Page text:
# Project Euler #3: Largest Prime Factor

**Spoiler alert!** This page is part of a series on solutions to Project Euler problems. If you prefer to solve problems yourself, do not read on!

This post is literate Haskell; you can load the source into GHCi and play along.

First some boilerplate.

Problem 3 from Project Euler:

The prime factors of 13195 are 5, 7, 13 and 29.

What is the largest prime factor of the number 600851475143?

Let’s start by writing two helper functions: `isprime`

, which detects whether a given integer is prime, and `primes`

, the list of positive prime integers. We’ll use the following characterization of the prime positive integers: 2 is prime, and an integer \(n\) is prime if it is not evenly divisible by any of the primes \(p\) with \(p^2 \leq n\).

That sounds circular (the primes are those integers not divisible by any smaller primes) but thanks to the well-ordering property of the natural numbers, it’s kosher. Even better, this definition translates directly to code.

```
isprime :: Integer -> Bool
isprime n = all (\p -> n`rem`p /= 0) $
takeWhile (\p -> p^2 <= n) primes
primes :: [Integer]
primes = 2 : filter isprime [3,5..]
```

Now we have a list of all the primes in order.

This is absolutely not the most efficient way to construct the primes, but it has the advantage of being both simple and clearly correct. Building a blazing fast prime sieve is beyond the scope of my itch scratching for the moment, so I’ll leave it there.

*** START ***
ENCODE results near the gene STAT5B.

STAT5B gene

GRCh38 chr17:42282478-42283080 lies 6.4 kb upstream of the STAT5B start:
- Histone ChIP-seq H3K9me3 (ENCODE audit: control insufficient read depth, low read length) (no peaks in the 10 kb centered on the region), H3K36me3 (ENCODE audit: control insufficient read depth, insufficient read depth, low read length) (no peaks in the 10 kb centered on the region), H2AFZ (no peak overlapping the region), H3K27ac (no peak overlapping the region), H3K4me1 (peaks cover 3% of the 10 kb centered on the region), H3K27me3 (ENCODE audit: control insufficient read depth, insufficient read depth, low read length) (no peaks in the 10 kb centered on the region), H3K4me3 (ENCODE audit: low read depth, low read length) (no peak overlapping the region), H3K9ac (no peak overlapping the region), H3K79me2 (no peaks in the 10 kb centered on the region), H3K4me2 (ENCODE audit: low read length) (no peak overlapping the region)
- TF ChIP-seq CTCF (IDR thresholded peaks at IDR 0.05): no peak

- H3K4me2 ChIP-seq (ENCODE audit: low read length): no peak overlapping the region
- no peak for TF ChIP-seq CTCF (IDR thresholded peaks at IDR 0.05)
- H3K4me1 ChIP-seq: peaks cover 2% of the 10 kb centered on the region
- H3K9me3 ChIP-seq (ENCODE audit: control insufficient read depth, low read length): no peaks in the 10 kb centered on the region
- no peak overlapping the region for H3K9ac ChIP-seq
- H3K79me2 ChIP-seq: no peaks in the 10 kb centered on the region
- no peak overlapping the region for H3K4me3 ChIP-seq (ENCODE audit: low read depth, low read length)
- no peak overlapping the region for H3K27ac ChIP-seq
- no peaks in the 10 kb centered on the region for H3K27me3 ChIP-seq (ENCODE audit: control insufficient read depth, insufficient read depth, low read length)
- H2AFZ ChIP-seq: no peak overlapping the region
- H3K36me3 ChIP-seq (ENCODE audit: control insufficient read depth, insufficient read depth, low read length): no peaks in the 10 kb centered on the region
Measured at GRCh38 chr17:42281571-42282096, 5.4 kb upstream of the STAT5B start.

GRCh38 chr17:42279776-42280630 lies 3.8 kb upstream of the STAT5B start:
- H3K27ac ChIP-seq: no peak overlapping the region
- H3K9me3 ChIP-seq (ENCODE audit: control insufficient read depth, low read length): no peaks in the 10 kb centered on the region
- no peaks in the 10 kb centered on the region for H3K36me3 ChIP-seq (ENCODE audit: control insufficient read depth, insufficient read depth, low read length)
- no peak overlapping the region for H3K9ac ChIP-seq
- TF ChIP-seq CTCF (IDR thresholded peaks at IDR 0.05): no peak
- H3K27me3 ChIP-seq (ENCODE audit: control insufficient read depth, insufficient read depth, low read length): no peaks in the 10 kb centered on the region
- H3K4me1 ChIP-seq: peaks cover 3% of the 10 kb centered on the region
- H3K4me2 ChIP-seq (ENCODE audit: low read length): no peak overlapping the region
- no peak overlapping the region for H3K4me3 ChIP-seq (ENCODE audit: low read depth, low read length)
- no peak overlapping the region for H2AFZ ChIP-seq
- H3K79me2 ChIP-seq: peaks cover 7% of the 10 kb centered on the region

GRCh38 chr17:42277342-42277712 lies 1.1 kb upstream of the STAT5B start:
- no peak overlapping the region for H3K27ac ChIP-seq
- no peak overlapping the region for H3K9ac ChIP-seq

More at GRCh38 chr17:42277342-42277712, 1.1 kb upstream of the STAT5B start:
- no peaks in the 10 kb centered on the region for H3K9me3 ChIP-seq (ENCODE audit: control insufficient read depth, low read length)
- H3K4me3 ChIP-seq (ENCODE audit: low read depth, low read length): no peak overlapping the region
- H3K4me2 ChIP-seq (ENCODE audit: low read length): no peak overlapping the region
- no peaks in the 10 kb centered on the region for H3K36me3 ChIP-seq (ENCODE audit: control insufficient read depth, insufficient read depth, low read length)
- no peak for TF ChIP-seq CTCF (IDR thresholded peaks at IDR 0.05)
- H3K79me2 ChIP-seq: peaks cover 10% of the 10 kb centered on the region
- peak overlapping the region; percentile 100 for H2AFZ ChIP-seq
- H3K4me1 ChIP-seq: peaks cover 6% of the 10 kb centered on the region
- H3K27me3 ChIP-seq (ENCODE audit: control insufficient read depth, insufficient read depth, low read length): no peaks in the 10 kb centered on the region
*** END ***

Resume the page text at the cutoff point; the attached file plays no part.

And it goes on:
So this problem is asking for the largest prime factor of an integer. I happen to know that this is a Hard Problem; so hard, in fact, that cryptographic schemes are built on the premise that finding the largest prime factor of an arbitrary (large) integer is infeasible. All that is to say – I won’t bother trying to be clever, and just do the obvious thing: given \(n\), find all of its prime factors, and just return the largest one.

```
-- find the smallest prime p with n = pm
-- return (p,m)
first_factor :: Integer -> (Integer, Integer)
first_factor n = check $ takeWhile (\p -> p^2 <= n) primes
where
check [] = (n,1)
check (p:ps) = if n`rem`p == 0
then (p, n`quot`p)
else check ps
-- prime factors of n in nondecreasing order
factor :: Integer -> [Integer]
factor n = let (p,m) = first_factor n in
if m == 1 then [p] else p : factor m
```

This implementation of `factor`

does a lot of unnecessary work; each time we call `smallest_factor`

, it tests a bunch of prime divisors that we know in advance won’t work. But it does the job.

Testing:

So the final answer is: